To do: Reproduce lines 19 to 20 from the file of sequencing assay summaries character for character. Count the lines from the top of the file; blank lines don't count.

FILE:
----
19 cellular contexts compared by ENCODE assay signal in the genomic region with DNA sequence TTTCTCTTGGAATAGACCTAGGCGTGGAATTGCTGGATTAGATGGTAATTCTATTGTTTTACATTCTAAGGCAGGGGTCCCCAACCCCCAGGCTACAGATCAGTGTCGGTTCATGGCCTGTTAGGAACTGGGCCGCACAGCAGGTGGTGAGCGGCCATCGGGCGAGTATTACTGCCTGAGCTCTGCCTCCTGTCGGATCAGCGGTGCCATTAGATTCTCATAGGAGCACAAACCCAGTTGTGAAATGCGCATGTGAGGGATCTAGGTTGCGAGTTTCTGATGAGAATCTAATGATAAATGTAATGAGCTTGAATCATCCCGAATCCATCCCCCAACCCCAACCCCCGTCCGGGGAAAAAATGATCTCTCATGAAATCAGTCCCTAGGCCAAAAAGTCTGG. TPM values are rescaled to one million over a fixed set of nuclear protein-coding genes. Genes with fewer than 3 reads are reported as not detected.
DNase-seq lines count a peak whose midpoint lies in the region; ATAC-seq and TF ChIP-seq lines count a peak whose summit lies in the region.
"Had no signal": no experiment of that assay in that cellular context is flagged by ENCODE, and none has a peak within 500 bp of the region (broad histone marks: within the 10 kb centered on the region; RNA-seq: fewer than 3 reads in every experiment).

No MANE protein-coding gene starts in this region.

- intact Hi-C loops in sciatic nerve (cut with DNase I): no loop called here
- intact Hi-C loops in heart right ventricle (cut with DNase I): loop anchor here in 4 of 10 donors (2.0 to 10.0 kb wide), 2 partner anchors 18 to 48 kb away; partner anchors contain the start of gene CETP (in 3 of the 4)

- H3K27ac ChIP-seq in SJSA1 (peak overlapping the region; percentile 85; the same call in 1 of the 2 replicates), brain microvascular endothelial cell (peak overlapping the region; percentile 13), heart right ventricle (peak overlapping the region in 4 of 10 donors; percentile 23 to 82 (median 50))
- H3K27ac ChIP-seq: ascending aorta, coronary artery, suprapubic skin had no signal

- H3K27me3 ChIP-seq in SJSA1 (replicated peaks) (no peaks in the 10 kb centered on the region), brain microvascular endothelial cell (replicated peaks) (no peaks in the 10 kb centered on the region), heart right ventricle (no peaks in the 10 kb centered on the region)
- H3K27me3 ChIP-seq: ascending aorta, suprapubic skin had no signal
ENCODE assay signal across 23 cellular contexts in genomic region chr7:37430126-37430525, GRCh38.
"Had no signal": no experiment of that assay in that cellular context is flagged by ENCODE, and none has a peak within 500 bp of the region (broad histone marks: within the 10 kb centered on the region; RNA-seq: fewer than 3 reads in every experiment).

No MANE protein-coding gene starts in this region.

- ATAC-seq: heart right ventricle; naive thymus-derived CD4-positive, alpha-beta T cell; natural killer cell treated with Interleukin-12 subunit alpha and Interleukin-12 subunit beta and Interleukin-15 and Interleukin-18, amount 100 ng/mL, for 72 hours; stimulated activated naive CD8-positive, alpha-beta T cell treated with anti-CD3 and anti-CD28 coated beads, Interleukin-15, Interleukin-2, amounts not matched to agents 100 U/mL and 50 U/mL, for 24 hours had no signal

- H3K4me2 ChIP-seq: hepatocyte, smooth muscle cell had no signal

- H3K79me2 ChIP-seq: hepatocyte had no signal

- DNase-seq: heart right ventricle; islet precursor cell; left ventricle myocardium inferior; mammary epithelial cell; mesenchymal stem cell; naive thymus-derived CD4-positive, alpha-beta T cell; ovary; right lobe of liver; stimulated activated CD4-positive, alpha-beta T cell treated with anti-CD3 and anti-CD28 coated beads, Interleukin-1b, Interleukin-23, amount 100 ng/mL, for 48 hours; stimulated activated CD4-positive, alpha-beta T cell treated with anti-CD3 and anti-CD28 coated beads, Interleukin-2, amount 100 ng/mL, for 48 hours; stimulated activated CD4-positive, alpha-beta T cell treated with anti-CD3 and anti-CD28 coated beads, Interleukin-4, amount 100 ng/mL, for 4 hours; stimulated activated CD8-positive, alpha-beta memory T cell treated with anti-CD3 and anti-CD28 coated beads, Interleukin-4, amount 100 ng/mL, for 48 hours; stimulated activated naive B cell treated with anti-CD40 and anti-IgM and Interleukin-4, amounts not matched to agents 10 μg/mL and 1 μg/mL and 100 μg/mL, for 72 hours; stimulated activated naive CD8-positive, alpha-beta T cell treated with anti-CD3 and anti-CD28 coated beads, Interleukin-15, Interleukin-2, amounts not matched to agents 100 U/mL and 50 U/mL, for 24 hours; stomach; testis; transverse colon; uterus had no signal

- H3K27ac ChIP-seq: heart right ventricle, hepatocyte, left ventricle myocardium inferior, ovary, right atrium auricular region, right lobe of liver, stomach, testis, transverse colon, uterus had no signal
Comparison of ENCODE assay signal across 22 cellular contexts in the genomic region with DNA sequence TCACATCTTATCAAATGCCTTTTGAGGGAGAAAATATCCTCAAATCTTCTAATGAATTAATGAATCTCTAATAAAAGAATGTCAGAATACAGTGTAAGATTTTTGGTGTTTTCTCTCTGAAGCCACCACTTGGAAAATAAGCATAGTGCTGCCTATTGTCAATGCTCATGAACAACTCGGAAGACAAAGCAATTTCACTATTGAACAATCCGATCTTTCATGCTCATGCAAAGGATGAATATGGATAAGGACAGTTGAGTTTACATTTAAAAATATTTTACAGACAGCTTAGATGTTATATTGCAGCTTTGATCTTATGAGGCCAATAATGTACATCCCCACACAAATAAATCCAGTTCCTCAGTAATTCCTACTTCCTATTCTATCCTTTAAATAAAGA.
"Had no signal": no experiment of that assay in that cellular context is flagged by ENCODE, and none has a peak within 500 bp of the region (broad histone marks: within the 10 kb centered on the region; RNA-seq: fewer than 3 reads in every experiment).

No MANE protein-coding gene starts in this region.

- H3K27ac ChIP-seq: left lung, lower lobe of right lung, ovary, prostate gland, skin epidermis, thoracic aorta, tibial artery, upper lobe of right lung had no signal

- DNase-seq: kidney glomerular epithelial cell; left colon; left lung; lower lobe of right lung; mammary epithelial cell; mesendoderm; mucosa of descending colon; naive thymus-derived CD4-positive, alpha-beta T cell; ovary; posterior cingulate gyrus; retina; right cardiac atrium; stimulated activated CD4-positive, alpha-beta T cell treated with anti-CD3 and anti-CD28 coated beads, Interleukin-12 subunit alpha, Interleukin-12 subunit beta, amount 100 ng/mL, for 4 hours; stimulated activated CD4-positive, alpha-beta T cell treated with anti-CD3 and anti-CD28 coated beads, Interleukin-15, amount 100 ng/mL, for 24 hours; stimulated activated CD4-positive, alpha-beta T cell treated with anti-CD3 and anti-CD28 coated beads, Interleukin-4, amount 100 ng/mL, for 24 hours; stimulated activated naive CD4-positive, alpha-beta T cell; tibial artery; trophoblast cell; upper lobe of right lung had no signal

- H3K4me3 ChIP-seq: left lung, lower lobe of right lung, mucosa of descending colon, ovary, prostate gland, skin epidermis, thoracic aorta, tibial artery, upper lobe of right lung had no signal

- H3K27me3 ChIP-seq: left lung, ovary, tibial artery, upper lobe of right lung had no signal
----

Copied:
Comparison of ENCODE assay signal across 22 cellular contexts in the genomic region with DNA sequence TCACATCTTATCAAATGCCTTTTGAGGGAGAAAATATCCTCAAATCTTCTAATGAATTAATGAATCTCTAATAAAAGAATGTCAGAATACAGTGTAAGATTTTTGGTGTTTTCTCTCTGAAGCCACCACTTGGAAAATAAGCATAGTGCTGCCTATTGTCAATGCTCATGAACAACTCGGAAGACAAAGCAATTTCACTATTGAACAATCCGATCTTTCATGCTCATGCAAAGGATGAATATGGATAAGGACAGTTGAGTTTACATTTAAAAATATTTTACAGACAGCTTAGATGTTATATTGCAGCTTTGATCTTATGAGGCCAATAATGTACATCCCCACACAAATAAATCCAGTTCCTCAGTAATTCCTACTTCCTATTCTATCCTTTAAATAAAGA.
"Had no signal": no experiment of that assay in that cellular context is flagged by ENCODE, and none has a peak within 500 bp of the region (broad histone marks: within the 10 kb centered on the region; RNA-seq: fewer than 3 reads in every experiment).